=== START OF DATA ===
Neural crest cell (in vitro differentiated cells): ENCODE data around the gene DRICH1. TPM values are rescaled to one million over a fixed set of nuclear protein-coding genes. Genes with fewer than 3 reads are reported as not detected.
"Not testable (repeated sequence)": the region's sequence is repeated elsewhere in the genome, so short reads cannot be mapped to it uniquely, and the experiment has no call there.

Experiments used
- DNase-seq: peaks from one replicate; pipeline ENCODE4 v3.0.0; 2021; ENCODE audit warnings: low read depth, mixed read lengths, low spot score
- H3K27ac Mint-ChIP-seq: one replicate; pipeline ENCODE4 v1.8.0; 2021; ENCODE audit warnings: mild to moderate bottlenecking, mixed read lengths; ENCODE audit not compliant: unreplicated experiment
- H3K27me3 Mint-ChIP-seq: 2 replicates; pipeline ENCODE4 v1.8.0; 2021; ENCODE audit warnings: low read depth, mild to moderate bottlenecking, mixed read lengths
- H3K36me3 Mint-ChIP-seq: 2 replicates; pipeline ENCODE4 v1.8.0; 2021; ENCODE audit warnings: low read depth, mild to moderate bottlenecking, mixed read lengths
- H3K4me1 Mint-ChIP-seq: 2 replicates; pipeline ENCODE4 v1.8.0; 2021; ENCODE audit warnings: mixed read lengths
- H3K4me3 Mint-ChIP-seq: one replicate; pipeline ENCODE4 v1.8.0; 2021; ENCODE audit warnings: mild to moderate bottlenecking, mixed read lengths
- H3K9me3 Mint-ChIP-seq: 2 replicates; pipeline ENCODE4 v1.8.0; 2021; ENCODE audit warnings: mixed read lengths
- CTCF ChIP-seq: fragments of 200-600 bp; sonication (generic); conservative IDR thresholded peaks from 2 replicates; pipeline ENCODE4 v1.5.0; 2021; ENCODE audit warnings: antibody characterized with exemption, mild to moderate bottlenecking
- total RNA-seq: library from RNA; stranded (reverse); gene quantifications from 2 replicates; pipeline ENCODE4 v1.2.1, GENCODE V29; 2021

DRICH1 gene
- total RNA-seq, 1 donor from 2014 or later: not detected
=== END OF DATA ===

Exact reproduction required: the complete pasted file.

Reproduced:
Neural crest cell (in vitro differentiated cells): ENCODE data around the gene DRICH1. TPM values are rescaled to one million over a fixed set of nuclear protein-coding genes. Genes with fewer than 3 reads are reported as not detected.
"Not testable (repeated sequence)": the region's sequence is repeated elsewhere in the genome, so short reads cannot be mapped to it uniquely, and the experiment has no call there.

Experiments used
- DNase-seq: peaks from one replicate; pipeline ENCODE4 v3.0.0; 2021; ENCODE audit warnings: low read depth, mixed read lengths, low spot score
- H3K27ac Mint-ChIP-seq: one replicate; pipeline ENCODE4 v1.8.0; 2021; ENCODE audit warnings: mild to moderate bottlenecking, mixed read lengths; ENCODE audit not compliant: unreplicated experiment
- H3K27me3 Mint-ChIP-seq: 2 replicates; pipeline ENCODE4 v1.8.0; 2021; ENCODE audit warnings: low read depth, mild to moderate bottlenecking, mixed read lengths
- H3K36me3 Mint-ChIP-seq: 2 replicates; pipeline ENCODE4 v1.8.0; 2021; ENCODE audit warnings: low read depth, mild to moderate bottlenecking, mixed read lengths
- H3K4me1 Mint-ChIP-seq: 2 replicates; pipeline ENCODE4 v1.8.0; 2021; ENCODE audit warnings: mixed read lengths
- H3K4me3 Mint-ChIP-seq: one replicate; pipeline ENCODE4 v1.8.0; 2021; ENCODE audit warnings: mild to moderate bottlenecking, mixed read lengths
- H3K9me3 Mint-ChIP-seq: 2 replicates; pipeline ENCODE4 v1.8.0; 2021; ENCODE audit warnings: mixed read lengths
- CTCF ChIP-seq: fragments of 200-600 bp; sonication (generic); conservative IDR thresholded peaks from 2 replicates; pipeline ENCODE4 v1.5.0; 2021; ENCODE audit warnings: antibody characterized with exemption, mild to moderate bottlenecking
- total RNA-seq: library from RNA; stranded (reverse); gene quantifications from 2 replicates; pipeline ENCODE4 v1.2.1, GENCODE V29; 2021

DRICH1 gene
- total RNA-seq, 1 donor from 2014 or later: not detected